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Lawsuit filed against City of Vidalia, Natchez on bridge wreck

VIDALIA — Two lawsuits were filed last week against the city of Vidalia and Natchez along with various state agencies in connection to a two-vehicle collision on the Mississippi River bridge last year that resulted in a fatality.

On Dec. 15, 2012, the westbound lanes on the bridge were closed during the Jingle All the Way 5K, and two-way traffic was diverted to the east bound lanes. Officers from Vidalia and Natchez were stationed at each end of the bridge directing traffic.

Witnesses reported a green Mercury SUV was traveling west at approximately 8:40 a.m. when a red Mazda car-traveling east veered into the west-bound lane and hit the SUV head-on, Vidalia Police Chief Arthur Lewis stated in an email at the time of the collision.

The driver of the Mazda, Kerry Davis Byargeon, was taken to Natchez Regional Medical Center, where she later died.

The driver of the SUV, Pete Taylor, was airlifted to Rapides Regional Medical Center, while his children, Ethan and Ny’Zaryca Taylor, were taken to NRMC and then taken to the University of Mississippi Medical Center in Jackson with non-life threatening injuries.

John T. Joubert, an attorney with Joubert Law Firm of Baton Rouge, filed a petition for wrongful death, survival action and damages Dec. 12 with the Concordia Parish Clerk of Court’s Office.

The petition is filed on behalf of Alan Byargeon and the estate of Kerry Byargeon.

The suit names the following defendants:

• Concordia Chamber of Commerce, Inc.

• Natchez Chamber of Commerce

• Town of Vidalia, through the Vidalia Police Department

• City of Natchez, through the Natchez Police Department

• State of Louisiana, through the Department of Transportation and Development

• State of Mississippi, through the Department of Transportation and Development

• State of Louisiana, through the Department of Public Safety and Corrections, a division of the state police.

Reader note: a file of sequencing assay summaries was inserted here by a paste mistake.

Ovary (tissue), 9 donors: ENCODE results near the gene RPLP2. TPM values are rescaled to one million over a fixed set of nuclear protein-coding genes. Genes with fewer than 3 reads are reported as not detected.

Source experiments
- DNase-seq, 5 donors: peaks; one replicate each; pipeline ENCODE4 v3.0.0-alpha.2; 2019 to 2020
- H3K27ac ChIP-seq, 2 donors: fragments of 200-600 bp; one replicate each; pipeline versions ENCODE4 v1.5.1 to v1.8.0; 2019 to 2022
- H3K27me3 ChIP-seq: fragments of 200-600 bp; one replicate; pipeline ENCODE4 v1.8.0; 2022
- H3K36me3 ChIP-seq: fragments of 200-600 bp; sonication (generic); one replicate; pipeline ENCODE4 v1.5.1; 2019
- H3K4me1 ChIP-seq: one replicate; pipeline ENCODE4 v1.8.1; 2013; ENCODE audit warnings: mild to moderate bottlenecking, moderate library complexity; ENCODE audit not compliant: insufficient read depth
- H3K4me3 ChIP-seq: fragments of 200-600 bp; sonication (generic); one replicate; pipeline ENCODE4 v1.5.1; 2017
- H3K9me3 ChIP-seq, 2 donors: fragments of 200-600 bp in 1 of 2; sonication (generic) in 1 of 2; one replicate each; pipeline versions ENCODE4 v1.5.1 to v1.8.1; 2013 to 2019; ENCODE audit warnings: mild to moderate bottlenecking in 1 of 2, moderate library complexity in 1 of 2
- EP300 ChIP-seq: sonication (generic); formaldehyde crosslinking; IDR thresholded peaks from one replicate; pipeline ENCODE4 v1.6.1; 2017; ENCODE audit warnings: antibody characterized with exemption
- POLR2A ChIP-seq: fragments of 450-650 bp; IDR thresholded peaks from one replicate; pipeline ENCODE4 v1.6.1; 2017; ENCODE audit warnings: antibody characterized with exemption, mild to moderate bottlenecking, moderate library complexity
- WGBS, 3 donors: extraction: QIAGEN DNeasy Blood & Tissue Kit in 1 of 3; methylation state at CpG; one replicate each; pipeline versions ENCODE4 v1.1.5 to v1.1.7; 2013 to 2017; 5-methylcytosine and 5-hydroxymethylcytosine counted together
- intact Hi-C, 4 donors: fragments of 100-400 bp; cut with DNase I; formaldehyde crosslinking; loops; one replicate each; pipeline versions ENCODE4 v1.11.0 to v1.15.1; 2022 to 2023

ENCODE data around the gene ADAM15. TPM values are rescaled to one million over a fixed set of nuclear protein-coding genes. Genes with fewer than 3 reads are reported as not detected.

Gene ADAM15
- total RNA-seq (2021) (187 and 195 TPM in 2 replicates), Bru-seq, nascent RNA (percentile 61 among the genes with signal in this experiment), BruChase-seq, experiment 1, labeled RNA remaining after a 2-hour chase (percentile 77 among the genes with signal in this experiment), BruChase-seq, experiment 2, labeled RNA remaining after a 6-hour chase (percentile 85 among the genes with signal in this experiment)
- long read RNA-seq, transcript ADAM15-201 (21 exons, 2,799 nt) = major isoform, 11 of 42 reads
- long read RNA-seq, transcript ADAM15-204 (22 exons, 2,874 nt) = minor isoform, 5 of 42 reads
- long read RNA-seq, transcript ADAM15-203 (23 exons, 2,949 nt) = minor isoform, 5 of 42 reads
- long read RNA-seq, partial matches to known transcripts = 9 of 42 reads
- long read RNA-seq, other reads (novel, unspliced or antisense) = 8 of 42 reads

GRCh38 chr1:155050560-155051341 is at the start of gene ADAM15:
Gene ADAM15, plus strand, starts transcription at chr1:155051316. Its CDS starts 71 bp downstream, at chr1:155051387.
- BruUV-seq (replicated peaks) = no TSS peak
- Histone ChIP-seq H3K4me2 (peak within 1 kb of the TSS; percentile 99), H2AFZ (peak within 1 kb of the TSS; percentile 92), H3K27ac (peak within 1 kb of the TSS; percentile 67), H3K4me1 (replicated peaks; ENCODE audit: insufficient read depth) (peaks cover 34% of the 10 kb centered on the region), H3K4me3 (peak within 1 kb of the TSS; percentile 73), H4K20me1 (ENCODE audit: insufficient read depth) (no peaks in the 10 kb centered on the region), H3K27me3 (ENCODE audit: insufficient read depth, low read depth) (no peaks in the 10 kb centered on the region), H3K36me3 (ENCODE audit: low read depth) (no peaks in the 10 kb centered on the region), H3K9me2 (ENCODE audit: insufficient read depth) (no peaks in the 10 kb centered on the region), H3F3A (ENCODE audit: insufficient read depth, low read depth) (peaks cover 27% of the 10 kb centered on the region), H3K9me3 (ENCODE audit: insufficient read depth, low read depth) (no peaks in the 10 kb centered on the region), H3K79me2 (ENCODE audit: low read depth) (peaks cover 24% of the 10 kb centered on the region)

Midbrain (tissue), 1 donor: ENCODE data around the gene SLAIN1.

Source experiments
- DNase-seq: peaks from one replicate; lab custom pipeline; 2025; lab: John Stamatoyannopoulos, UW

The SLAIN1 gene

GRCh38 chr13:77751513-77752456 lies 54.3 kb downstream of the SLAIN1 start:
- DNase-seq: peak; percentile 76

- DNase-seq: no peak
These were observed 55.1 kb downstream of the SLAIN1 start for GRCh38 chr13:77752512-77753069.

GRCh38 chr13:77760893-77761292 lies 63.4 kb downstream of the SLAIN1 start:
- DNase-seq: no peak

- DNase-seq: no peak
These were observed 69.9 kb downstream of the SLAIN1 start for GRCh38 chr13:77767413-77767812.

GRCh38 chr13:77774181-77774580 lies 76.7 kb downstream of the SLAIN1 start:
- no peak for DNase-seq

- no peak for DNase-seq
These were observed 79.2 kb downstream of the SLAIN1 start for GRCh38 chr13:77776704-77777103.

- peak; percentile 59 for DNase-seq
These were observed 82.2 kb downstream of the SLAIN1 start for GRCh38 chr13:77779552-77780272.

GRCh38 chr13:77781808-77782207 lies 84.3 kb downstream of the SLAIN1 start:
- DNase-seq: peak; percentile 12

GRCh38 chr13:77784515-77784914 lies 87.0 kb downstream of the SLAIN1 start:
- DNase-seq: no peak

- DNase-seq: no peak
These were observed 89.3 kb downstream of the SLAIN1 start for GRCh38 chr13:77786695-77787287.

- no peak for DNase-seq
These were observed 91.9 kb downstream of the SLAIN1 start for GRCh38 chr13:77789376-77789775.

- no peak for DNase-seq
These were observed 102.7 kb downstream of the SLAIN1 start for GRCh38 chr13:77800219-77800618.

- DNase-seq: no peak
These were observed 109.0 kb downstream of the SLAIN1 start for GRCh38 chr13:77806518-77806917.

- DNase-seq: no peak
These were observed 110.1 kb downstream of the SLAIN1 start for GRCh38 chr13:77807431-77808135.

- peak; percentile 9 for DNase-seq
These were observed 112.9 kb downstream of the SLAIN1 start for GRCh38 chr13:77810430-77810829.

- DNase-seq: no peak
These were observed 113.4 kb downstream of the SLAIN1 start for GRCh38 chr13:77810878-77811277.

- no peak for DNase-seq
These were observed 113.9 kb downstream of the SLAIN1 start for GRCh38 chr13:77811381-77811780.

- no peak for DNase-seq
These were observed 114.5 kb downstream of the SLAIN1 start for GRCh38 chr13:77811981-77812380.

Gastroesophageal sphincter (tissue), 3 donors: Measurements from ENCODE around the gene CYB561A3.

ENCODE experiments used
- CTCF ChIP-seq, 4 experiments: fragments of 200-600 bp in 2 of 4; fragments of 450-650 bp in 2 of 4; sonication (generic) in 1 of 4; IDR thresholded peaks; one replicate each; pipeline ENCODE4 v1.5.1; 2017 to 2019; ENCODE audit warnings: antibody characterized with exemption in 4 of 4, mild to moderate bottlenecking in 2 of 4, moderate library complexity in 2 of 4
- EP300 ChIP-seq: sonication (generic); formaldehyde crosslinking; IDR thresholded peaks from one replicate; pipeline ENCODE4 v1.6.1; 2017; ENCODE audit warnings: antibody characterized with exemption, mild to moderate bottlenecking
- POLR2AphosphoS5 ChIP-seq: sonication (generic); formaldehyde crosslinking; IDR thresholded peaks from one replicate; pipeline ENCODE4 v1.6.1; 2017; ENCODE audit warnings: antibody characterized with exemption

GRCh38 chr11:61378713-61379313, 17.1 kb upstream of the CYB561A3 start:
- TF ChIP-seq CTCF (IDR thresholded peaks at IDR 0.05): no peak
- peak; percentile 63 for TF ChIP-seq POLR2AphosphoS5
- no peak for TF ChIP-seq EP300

The lawsuit states Kerry Byargeon did not encounter any road closure or traffic control signs, barriers, barricades, lights or other messages warning her not to change lanes or preventing her from changing lanes.

The lawsuit states both chambers of commerce “caused and/or contributed to the…collision due to their negligent supervision of traffic conditions and failure to adequately and properly supervise law enforcement officials who attempted to redirect traffic on the day of the collision.”

The lawsuit also states the chambers and police departments are “vicariously liable for the acts of their agents and employees.”

“The actions and inactions of all the defendants in this matter created an unreasonable risk of harm that created an unreasonably dangerous condition, placing two vehicles in the same path for a head-on collision, which took the life of Kerry Byargeon,” the lawsuit states.

The lawsuit lists various damages suffered by Kerry and Alan Byargeon because of the wreck, and also states Alan Byargeon is entitled to general damages for loss of love and affection for his wife resulting from her death including funeral expenses, medical expenses and other damages to be shown fully at trial.

No trial date has been issued in the Seventh Judicial District Court.

“This is a very tragic case that unnecessarily took the life of a wonderful person, Kerry Byargeon,” Joubert stated in an email Wednesday. “What is sad is that the whole situation could have been avoided with very simple planning.

“Out of respect for the family and the judicial process, I have no other comment at this time.”

Kendall Anderson, of The Anderson Law Office of Collins, filed a lawsuit on Dec. 12 on behalf of the driver of the other vehicle in the collision, Pete Taylor.

That lawsuit lists the same seven defendants as the Byargeon lawsuit as well as three others — State Farm Mutual Automobile Insurance Company, Farm Bureau Casualty Insurance Company and the estate of Kerry Byargeon.

The Taylor lawsuit states the wreck was “due partially, if not entirely, to the negligence of Kerry D. Byargeon.”

The lawsuit also states similar claims to the other regarding all seven defendants being at fault for the wreck.

The lawsuit states Taylor and his children sustained severe injuries and have various medical bills because of the accident.

“They have each respectfully suffered loss of enjoyment of life, as well as mental anguish and emotional distress incidental to the injuries received in the accident,” the lawsuit states.

No trial date has been issued in the Seventh Judicial District Court.

Natchez City Attorney Hyde Carby said he is not aware of the city being served in the lawsuit.

“We have not been served; once we are, we will review the allegations, and we will make a further determination,” he said.

Scott McLemore with the Law Offices of Jack H. McLemore, who represent the City of Vidalia, said he received a copy of the lawsuit Wednesday.

“We’ll basically be taking a look at our records and figure out the next step,” McLemore said. “All we can do now is look at the claims and go from there.”

Natchez Chamber of Commerce director Debbie Hudson said she hadn’t been served in the lawsuit either.

“I’ve notified our lawyer, but I don’t know anything else about the lawsuit at this time,” Hudson said.